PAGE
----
Eddie Baird is most well-known for his first (and only) recording band, Amazing Blondel, although he was also a session musician (e.g. on Paul Kossoff’s solo album) and auditioned for Dire Straits to replace Knopfler in the late ’70s. By then Amazing Blondel, one of the foremost exponents of what’s now called prog-folk (when superlatives like Amazing and Incredible String Band were legitimate not hype), were fragmented by the leaving of their principal song-writer after three Island albums. On many tours that included St. Paul’s Cathedral (on a bill with Cliff Richard!), they forged their own distinctive style that was as outside folk as it was any mainstream.
1973 Amazing Blondel - Blondel
Forty instruments for medieval-style ballads mixed with bawdy humour. Tuning the final lute, the first would be out of tune in the hot concert hall, until they had built 7-string guitars tuned to them with internal amplification, to play alongside 12 and 6 strings, crumhorn, cittern, the orbo, flutes, ocarina (also used by Dr. Strangely Strange), glockenspiel, and assorted keyboards and percussion. Group harmonies also required specific tunings: these guys knew their stuff! Shades of Jethro Tull’s and Forest’s whimsy from periods of yore, ISB’s inventiveness, and Dr. Strangely Strange’s uniqueness, with more breadth than Gryphon or Third Ear Band who, sadly, rarely went into the realm of comparable beauty.
An early influence for Baird were The Shadows and Everly Brothers while in a school band that gigged for £2.10 shillings shared five ways (Spangles and Squash presumably rather than Whisky Macs). Typical school-leaving manual jobs then photographer on the Scunthorpe Evening Telegraph, the locale of Blondel, didn’t interrupt gigging as far afield as Brigg, which attracted the attention of two professional musicians: John Gladwin and Terry Wincott. They had recorded an album with Methuselah, heavy prog rockers whose acoustic interlude live prompted their own band in ’69. Baird and a friend were invited to their house then a bit later he was invited to join them, after the debut Amazing Blondel album had been finished for Bell Records in late 1969. Four of the most beautiful band albums of the whole era appeared via Island Records from 1970-73: Evensong, Fantasia Lindum, England, and Blondel.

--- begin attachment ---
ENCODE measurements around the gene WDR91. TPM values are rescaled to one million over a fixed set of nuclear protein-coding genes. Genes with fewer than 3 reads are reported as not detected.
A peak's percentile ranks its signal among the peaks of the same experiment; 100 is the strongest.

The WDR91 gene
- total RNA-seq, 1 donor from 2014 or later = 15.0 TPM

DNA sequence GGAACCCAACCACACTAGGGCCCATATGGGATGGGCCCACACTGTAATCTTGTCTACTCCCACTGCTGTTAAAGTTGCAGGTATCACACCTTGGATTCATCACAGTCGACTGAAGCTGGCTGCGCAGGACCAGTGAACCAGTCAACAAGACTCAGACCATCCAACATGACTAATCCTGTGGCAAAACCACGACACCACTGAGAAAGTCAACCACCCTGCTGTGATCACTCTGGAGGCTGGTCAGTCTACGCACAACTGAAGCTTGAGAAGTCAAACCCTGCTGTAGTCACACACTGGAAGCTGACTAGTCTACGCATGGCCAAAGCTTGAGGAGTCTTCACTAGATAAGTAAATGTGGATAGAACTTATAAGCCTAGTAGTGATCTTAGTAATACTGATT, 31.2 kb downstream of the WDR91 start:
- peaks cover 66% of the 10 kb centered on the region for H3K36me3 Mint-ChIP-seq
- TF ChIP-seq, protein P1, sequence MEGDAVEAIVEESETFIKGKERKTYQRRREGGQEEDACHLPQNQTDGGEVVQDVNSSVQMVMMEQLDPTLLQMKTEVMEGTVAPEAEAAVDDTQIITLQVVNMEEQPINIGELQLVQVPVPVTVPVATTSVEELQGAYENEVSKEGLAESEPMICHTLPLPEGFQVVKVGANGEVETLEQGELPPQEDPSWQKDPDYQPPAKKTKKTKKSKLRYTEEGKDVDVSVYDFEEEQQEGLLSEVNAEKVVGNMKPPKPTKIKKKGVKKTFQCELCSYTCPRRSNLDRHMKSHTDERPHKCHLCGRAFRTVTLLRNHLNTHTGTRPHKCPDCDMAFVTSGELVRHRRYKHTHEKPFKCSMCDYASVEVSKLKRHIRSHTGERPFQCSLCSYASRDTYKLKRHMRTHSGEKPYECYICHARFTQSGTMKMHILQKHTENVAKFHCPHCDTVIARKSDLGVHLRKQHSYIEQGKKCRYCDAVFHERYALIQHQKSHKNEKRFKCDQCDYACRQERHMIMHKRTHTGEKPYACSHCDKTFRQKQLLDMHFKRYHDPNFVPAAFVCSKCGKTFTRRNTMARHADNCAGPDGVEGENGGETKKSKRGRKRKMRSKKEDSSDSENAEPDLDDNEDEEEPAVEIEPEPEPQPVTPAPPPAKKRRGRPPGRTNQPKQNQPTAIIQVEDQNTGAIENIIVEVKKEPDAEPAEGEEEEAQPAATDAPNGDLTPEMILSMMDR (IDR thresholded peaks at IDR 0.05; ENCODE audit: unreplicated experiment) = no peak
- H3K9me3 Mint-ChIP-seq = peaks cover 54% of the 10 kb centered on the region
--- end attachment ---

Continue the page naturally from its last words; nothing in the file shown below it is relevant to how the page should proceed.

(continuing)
John Gladwin left immediately after a three-week US tour in 1973, gigs with Genesis in Germany, and when a tour with Traffic was in the pipeline. Years of non-stop touring and recording (which the band loved most) had taken its toll. Baird had contributed to the song-writing but most were written by Gladwin. Island then rang for a new album, with a deadline of six weeks. Baird wrote all Blondel in five weeks, known as the purple album (they hadn’t dropped the full name, as the LP’s back cover proves), which includes Simon Kirke and Paul Rodgers both of Free, plus Steve Winwood on bass and top session singers (Jim Capaldi had guested on an earlier album continuing the Island link). Most of the songs would grace later concerts. Three studio albums as a duo for DJM followed in 1974-76 (Mulgrave Street, Inspiration, Bad Dreams), sadly declining a little after the first that had some strong material. The label issued Live in Japan in ’77, actually recorded live in Europe though easier for the marketeers during glam then punk and disco.
Eddie Baird did session work and moved to Cornwall, when the well-known producer Tony Cox invited him to his Sawmills studio for a solo album. It was earmarked for Island but their A&R man left and the platter was shelved. This solo album is, however, far removed from that band's renaissance folk style. A classy set of concise pop rock songs played entirely by Baird, it was recorded in Cornwall, England, in the summer of 1975 and released in 1976.
by Brian R. Banks, 2016
1. Tonite - Tonight - 2:57
2. You're Not The Girl For Me - 3:05
3. Me And Mine - 3:23
4. How Easy Loving You Can Be - 3:11
5. It's Raining - 4:17
6. How Can I Cope - 3:44
7. Not When I'm Working - 2:52
8. I Love You - 4:19
9. Creepin' - 3:08
10.Something Off Of You - 2:08
11.Call Me - 2:15
12.Poem - 2:47
Words and Music by Eddie Baird
*Eddie Baird - Vocals, All Intruments
1974 Amazing Blondel - England